Our Planet Vol 9 No 6

Our Planet Vol 9 No 6

FIRE watch


describes how global warming and forest wildfire disasters may become locked in a vicious circle


any types of forest, historically adapted to outbreaks of fire from both natural and human sources, are now becoming increasingly vulnerable to it. This is the result of changes in demography and land use, and the cumulative effects of the disturbances brought about by humanity. Fire is an important recurrent natural phenomenon in all vegetation zones, ranging from the tropics to the northern circumpolar conifer forests. In some ecosystems it maintains the dynamic equilibrium responsible for high biodiversity and economic productivity. In others, such as lowland and mountain rain forests, it destroys the forest cover and leads to long-term site degradation. But, in most areas of the world, wildfires burning under extreme weather conditions have severely damaged economies and human health and safety and caused major disasters. Extended wildfires in the Indonesian and Malaysian provinces on the island of Borneo during the drought of 1982-1983 – caused by the El Niño-Southern Oscillation (ENSO) – burned more that 5 million hectares of forest and agricultural land, at a total cost of around $9 billion. The effects of similar fire episodes in 1997-1998 in Indonesia, Brazil and Central America have not yet been fully assessed but preliminary estimates suggest that the total value of damage to health, industrial production, tourism, agriculture, timber and other forest products, biodiversity, and air, ground and sea transport – together with the cost of fire-fighting – exceeds $5 billion. Australia’s Ash Wednesday Fires of 1983 – also linked to the extreme ENSO drought of 1982-1983 – killed 75 people and nearly 300,000 sheep and cattle, and destroyed 2,539 houses. In 1987 wildfires in the People’s Republic of China killed 221 people (mainly as a result of high carbon monoxide concentrations in forest villages), made 50,000 homeless and burned 1.3 million hectares of mountain forest. Indeed between 1950 and 1990 a total of 4,137 people were killed in forest fires in China. The last major fires in central Eurasia were in Mongolia, where 10.7 million hectares of forest and steppe vegetation were burned in 1996, followed by a further 12.4 million hectares in 1997.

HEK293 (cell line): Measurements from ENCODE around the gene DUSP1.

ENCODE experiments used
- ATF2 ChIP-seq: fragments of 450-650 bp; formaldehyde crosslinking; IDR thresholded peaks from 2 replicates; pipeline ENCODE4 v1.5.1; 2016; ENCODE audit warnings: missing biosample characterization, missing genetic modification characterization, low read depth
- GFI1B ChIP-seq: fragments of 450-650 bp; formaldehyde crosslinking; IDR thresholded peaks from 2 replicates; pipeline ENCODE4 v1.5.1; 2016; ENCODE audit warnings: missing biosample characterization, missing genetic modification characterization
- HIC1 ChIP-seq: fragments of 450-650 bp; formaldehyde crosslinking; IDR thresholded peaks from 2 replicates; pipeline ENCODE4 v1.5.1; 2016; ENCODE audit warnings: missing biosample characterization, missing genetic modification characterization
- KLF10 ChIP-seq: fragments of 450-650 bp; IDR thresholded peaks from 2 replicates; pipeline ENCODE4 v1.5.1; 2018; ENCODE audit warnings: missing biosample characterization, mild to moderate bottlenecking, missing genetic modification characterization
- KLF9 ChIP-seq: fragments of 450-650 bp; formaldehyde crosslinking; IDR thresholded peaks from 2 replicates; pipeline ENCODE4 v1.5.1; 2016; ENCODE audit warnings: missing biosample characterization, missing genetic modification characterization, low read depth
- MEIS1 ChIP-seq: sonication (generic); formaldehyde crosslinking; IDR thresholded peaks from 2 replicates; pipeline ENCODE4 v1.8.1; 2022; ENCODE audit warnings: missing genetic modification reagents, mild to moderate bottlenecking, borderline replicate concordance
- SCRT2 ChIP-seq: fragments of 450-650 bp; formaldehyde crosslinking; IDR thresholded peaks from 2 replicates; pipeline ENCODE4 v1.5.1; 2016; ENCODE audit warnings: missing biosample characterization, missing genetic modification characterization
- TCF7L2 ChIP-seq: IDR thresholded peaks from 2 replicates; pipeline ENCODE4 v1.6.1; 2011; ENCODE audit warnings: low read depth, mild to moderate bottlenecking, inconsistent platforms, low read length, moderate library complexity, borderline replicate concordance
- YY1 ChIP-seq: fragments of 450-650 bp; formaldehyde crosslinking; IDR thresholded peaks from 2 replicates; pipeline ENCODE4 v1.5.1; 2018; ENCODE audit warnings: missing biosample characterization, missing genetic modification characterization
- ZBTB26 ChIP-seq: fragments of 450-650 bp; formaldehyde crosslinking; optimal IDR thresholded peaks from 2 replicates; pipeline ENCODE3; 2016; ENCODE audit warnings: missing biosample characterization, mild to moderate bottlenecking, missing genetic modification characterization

Health hazards

Smoke pollution from burning vegetation sometimes causes death and illness. The most serious pollution problems in the 1980s and 1990s have been in the Amazon Basin and in Southeast Asia. The most recent large smog episodes in Southeast Asia were in 1991, 1994 and 1997 when land-use fires and uncontrolled wildfires in Indonesia and neighbouring countries created a layer of smog which covered a wide region for several weeks. A study on asthma attacks in children showed that high concentrations of carbon monoxide, nitrogen dioxide and inhalable suspended particulate matter, all generated by the fires, were to blame – the smog of September 1997 caused the worst smoke pollution ever recorded in the region.Wildfires in vegetation contaminated with radioactivity cause uncontrollable releases of such radionuclides as caesium 137C, strontium 90 and plutonium 239. This happened, for instance, in the severely contaminated region near the Chernobyl nuclear power plant. Vegetation fires also produce emissions that affect the composition and functioning of the global atmosphere – and interact with those from burning fossil fuels and other technological sources which are the major cause of human-induced climate change. Recent estimates suggest that some 2 to 5 billion tonnes of carbon stored in vegetation may be released annually by fires and other burning of plant biomass including biofuels. Most of this, however, is sequestered by regrowth of vegetation.

Net emissions